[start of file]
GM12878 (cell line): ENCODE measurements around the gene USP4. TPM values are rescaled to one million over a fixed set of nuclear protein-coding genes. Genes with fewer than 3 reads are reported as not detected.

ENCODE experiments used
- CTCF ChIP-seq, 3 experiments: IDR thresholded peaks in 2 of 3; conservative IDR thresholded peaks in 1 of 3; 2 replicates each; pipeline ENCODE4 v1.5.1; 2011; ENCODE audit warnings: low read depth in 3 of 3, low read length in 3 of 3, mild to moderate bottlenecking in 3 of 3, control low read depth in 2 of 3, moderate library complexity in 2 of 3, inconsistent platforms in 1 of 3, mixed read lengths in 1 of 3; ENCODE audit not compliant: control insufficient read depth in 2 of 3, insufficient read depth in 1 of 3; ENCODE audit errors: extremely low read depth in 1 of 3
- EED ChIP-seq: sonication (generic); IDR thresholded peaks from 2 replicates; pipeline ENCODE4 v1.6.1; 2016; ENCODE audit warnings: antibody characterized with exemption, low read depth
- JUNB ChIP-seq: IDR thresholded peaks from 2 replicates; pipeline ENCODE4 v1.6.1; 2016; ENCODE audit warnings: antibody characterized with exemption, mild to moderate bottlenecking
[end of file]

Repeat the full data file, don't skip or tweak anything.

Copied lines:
GM12878 (cell line): ENCODE measurements around the gene USP4. TPM values are rescaled to one million over a fixed set of nuclear protein-coding genes. Genes with fewer than 3 reads are reported as not detected.

ENCODE experiments used
- CTCF ChIP-seq, 3 experiments: IDR thresholded peaks in 2 of 3; conservative IDR thresholded peaks in 1 of 3; 2 replicates each; pipeline ENCODE4 v1.5.1; 2011; ENCODE audit warnings: low read depth in 3 of 3, low read length in 3 of 3, mild to moderate bottlenecking in 3 of 3, control low read depth in 2 of 3, moderate library complexity in 2 of 3, inconsistent platforms in 1 of 3, mixed read lengths in 1 of 3; ENCODE audit not compliant: control insufficient read depth in 2 of 3, insufficient read depth in 1 of 3; ENCODE audit errors: extremely low read depth in 1 of 3
- EED ChIP-seq: sonication (generic); IDR thresholded peaks from 2 replicates; pipeline ENCODE4 v1.6.1; 2016; ENCODE audit warnings: antibody characterized with exemption, low read depth
- JUNB ChIP-seq: IDR thresholded peaks from 2 replicates; pipeline ENCODE4 v1.6.1; 2016; ENCODE audit warnings: antibody characterized with exemption, mild to moderate bottlenecking